ESTJs are hardworking traditionalists, and they like to take on leadership positions. They respect tradition and hierarchy and prefer order. They rely on experience and logic and like to get things done in a systematic , structured and organised fashion. Types of careers that may appeal to the ESTJ personal style type can include, pilots, police officers, paralegal, military, business administrators, managers, police/detective work, judges, financial officers, teachers, sales representatives, government workers, insurance agents, underwriters, nursing administrators, trade and technical teachers. Tough, no nonsense natural leaders, they work best when they are in charge and enforcing the rules.
ESFJs are conscientious helpers who are generous with their time and are sensitive to both the feelings of others and the perception that others have of them. They are serious, practical, productive and keep regular schedules. Careers that can appeal to the ESFJ personal style type can include, dental assisting, massage therapy, paralegals, ministers, nursing, teaching, administrators, child care, GP, clergy, office managers, counsellors, social workers, bookkeeping, accounting, secretaries, organizational leaders, radiology, receptionists, religious educators, speech pathologists. Basically, this personal style type excels in jobs where they can apply their natural warmth at building relationships with other people.
ISTJs are responsible organizers. Although introverted, ISTJs like to participate and understand where they fit in organizations. They value predictability more than imagination and are logical and methodical in systematically solving problems. Careers that can appeal to the ISTJ personal style type can include, computer programmers, stockbrokers, pharmacists and surgeons, business executives, administrators and managers, accountants, police, detectives, judges, lawyers, medical doctors, dentists, systems analysts, computer specialists, auditors, electricians, math teachers, mechanical engineers, steelworkers, technicians. Like the ESTJ type, they have a knack for detail and memorization, but work more behind the scenes instead of up front as a leader.
ISFJs are industrious caretakers who are motivated to provide and protect others. They appreciate tradition and seek to preserve values and standards. ISFJs work best and are most committed when their duties involve the welfare of others. Careers that can attract ISFJs include, graphic artists, radiology technicians, nutritionists, funeral directors, Interior decorators, designers, nurses, administrators, managers, secretaries, child care/early childhood development, social work, counselors, paralegals, clergy, office managers, shopkeepers, bookkeepers, homemakers, gardeners, clerical supervisors, curators, GPs, health service workers, librarians, medical technologists, typists. Tradition-oriented and down-to-earth, they do best in jobs where they can help people achieve their goals, or where structure is needed.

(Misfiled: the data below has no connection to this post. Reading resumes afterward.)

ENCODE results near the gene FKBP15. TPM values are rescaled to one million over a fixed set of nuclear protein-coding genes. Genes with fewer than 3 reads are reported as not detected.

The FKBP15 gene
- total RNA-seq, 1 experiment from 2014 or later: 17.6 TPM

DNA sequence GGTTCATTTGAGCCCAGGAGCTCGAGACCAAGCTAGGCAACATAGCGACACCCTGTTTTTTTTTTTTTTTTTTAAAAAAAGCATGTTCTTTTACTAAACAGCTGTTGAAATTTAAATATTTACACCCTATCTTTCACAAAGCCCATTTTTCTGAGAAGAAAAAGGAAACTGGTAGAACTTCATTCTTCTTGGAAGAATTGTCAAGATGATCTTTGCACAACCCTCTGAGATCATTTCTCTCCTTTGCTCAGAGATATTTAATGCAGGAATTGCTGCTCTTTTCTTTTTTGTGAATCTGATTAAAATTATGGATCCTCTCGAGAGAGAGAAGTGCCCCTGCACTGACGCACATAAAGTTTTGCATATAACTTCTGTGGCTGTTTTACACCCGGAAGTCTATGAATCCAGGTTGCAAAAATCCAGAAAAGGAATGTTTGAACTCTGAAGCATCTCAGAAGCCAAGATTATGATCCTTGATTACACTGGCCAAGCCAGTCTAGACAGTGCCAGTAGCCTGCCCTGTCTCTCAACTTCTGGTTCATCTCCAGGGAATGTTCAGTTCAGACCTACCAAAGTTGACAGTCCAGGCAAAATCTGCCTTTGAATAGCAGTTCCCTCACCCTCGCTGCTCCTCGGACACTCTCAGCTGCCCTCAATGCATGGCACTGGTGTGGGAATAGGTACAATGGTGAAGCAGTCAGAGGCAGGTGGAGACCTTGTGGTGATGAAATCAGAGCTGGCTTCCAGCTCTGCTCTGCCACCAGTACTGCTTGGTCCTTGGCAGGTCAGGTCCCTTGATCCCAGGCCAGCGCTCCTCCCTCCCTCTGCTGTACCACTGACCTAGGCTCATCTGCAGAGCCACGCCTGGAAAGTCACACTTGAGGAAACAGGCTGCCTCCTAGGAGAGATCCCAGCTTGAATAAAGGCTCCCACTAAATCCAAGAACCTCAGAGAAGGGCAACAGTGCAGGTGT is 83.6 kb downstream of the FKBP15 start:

ENTJs are strategic leaders who like to organize change. They are quick to see new solutions to problems. They tend to be blunt and critical but are good at making logical but often tough decisions to accomplish their goals. Career areas attracting ENTJs include, financial planners, business consultants, physicians and attorneys, business executives, CEOs, organization founders, business administrators, managers, entrepreneurs, judges, lawyers, computer consultants, university professors, politicians, credit investigators, labor relations worker, marketing department manager, mortgage banker, systems analysts, scientists. They are born to lead and can steer the organization towards their vision, using their excellent organizing and understanding of what needs to get done.
ENTPs are inspired innovators who seek to understand people, systems and values without applying judgment. They are easygoing but often take the upper hand in debates and love to offer critical analysis. They tend towards careers such as, photographers, architects, public relations specialists and human resource recruiters, entrepreneurs, lawyers, psychologists, photographers, consultants, sales representatives, actors, engineers, scientists, inventors, marketers, computer programmers, comedians, computer analysts, credit investigators, journalists, psychiatrists, public relations, designers, writers, artists, musicians, politicians. Very freedom-oriented, they need a career which allows them to act independent and express their creativity and insight.
INTJs are analytical problem solvers and intellectuals who enjoy analysis and complex problem solving. They typically don’t like to be around people, who can be unpredictable and sometimes illogical. INTJs put a committed, concentrated effort on achieving their goals. They are usually attracted to career areas such as, computer programmers, astronomers, graphic designers and financial planners, scientists, engineers, professors, teachers, medical doctors, dentists, corporate strategists, organization founders, business administrators, managers, military, lawyers, judges, system analysts, computer specialists, psychologists, photographers, research department managers, researchers, university instructors, chess players. They have a particular skill at grasping difficult, complex concepts and building strategies.
INTPs are theoretical innovators who can get so absorbed in thought that they often become oblivious to the world around them. They are nontraditional and prefer their own unconventional way of doing things rather than following the crowd. Careers and jobs that attract the INTPs can include, psychiatrists, photographers, web developers, neurologists, physicists, chemists, biologists, photographers, strategic planners, mathematicians, university professors, computer programmers, computer animators, technical writers, engineers, lawyers, forensic researchers, writers, artists, psychologists, social scientists, systems analysts, researchers, surveyors. Highly analytical, they can discover connections between two seemingly unrelated things, and work best when allowed to use their imagination and critical thinking.